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Zoey_ JD
Zoey_ JD, JustAnswer Criminal Law Mentor
Category: Criminal Law
Satisfied Customers: 24505
Experience:  Admitted to NYS Criminal defense bar in 1989. Extensive arraignment, hearing, trial experience.
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charged with violation of restraining order due to possesion

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charged with violation of restraining order due to possesion in home of firearms 2c:39-3j and 3 counts of 2C:39-7 (B).. what are the possable penalties and any recomandations
Hello,

The violation of 2C:39-3j is a crime of the 3rd degree in New Jersey. You can see that statute here. The more serious offense is the 2C:39-7(b) which is the possession of the weapons in violation of the order of protection. It carries a mandatory minimum of 5 years of prison with no parole. (See link)

This is pretty much a strict liability offense. That is, if you've got them and you shouldn't have them, there's just not much wiggle room in the statute to mount a defense. That doesn't of course mean that you shouldn't try. Depending upon where the guns and ammuniton were found, if it's at all conceivable that you didn't know they were there, that could give your lawyer something to work with.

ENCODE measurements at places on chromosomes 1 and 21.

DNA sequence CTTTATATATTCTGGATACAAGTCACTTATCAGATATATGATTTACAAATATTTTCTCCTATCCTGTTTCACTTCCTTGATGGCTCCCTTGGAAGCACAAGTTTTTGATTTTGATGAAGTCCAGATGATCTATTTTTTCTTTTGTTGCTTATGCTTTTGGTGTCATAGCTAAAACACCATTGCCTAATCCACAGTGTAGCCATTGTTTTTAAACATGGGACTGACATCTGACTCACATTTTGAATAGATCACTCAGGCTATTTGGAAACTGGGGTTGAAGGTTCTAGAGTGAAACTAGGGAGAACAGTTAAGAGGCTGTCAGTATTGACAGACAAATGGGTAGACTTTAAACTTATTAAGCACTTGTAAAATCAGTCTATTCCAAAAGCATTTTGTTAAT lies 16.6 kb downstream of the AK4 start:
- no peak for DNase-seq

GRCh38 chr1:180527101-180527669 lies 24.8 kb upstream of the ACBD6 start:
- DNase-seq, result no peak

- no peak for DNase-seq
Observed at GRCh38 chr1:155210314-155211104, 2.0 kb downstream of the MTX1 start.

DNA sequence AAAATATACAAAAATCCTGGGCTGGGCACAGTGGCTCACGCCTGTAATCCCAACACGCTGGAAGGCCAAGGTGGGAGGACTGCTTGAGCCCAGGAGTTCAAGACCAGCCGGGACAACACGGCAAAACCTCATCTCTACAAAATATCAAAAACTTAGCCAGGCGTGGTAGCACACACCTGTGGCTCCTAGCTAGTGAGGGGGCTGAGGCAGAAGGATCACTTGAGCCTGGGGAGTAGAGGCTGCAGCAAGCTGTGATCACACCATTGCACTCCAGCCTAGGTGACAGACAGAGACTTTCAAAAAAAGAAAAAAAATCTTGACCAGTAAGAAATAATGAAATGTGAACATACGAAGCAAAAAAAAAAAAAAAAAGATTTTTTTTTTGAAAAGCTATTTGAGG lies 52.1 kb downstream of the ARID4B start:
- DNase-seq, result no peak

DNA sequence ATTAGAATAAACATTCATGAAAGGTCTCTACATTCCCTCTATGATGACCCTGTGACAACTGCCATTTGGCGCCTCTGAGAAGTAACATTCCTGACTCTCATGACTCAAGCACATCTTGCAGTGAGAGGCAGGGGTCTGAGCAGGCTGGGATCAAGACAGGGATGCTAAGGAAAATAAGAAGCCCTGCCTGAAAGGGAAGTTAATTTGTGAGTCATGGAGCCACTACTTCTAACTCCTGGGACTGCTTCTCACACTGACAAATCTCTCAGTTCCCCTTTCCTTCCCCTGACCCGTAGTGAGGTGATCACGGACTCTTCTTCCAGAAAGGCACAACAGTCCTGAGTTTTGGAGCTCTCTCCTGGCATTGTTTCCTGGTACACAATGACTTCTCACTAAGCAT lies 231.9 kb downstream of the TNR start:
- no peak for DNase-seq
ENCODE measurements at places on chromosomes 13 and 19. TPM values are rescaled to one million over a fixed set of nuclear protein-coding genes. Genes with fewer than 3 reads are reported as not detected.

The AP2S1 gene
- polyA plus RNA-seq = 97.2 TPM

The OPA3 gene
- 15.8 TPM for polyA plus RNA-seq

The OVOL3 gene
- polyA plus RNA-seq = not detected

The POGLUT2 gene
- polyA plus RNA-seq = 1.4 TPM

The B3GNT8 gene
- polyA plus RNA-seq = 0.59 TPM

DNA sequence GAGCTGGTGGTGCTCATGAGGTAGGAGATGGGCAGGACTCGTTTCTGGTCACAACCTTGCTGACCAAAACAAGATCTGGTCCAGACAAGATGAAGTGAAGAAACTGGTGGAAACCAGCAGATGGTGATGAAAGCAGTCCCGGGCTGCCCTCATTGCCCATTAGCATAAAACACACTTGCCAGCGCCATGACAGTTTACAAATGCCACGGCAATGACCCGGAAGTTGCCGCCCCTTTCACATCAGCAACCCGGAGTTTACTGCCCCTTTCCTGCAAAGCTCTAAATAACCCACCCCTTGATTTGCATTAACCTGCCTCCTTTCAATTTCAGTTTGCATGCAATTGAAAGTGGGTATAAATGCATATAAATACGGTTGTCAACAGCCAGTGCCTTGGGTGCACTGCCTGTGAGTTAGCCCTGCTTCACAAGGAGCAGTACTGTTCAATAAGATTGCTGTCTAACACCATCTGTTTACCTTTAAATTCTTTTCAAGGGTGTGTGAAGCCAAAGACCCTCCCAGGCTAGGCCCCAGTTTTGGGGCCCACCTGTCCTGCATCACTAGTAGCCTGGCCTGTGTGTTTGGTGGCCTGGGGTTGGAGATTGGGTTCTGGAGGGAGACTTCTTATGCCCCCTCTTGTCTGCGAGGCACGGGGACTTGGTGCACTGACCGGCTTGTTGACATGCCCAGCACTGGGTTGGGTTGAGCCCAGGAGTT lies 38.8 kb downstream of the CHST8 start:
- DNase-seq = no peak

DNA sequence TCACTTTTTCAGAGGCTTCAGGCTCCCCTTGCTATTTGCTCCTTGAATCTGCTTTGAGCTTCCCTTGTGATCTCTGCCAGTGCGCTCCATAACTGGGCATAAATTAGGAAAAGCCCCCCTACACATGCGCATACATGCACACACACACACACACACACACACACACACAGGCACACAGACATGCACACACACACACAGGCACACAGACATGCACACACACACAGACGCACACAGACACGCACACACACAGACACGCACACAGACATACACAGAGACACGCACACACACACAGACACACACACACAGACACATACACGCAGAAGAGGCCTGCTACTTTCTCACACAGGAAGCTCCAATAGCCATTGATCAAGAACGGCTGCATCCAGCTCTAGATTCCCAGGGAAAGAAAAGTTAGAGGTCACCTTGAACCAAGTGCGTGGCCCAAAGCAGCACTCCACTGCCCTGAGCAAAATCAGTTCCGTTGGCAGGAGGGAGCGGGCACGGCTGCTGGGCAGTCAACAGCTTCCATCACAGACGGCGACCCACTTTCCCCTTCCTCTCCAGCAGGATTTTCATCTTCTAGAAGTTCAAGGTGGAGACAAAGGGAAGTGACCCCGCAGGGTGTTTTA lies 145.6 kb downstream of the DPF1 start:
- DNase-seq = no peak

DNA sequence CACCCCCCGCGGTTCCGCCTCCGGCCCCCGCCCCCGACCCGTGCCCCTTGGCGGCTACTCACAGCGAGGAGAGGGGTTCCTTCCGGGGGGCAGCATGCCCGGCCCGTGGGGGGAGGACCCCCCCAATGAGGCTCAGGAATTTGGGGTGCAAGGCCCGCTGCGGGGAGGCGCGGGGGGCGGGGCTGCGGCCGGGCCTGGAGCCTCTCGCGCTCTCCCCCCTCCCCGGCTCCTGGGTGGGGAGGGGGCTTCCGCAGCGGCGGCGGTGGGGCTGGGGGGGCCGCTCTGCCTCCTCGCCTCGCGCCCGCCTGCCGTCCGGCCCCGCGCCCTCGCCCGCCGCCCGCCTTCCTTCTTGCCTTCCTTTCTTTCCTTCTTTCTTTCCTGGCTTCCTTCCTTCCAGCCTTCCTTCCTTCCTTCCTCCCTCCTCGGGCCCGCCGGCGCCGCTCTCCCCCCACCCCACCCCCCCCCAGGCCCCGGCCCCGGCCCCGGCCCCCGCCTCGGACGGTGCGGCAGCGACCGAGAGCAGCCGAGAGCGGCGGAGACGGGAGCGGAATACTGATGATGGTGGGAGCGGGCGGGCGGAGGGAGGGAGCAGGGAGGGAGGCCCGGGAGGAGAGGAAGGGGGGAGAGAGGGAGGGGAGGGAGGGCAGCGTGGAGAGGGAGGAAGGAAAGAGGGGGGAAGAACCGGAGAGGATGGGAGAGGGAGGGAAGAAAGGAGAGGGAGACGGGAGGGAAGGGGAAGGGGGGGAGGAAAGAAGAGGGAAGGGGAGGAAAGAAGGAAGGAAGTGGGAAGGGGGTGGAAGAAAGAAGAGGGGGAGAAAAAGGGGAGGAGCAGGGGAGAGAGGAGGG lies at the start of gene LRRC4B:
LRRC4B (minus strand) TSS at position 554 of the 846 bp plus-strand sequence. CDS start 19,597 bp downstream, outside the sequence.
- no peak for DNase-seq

In any case, if you wanted to fight these charges somehow or if you hope to bargain these down to something that can keep you out of jail, you're going to need a lawyer to try and negotiate that for you. If you're not clear on where to find a criminal lawyer, contact the New Jersey Bar Association's Lawyer referral service and they will refer you to one. If you can't afford an attorney just plead not guilty at your arraingment when the judge first asks you how you plead, and tell him you need to have a public attorney appointed because you cannot afford private counsel.
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Customer: replied 4 years ago.

thank you.....does the fact that the person that filed the restraining order is deceased prior to the filing of these charges?

Hi,

The problem is that if it was a domestic violence order of protection, because of the Violence Against Women Act and under the Lautenberg Amendment, you are barred for life from owning, possessing or exercising control over a firearm under Federal law. If you lose your Federal gun rights, even if NJ were to restore your rights, you would still not be allowed to exercise them.

If it was not a DV offense, then the fact that the person is dead should make a huge difference. If it was, however, while it shows mitigating circumstances and would be a bargaining tool for your lawyer, it's unlikely to provide a full defense because fo the above.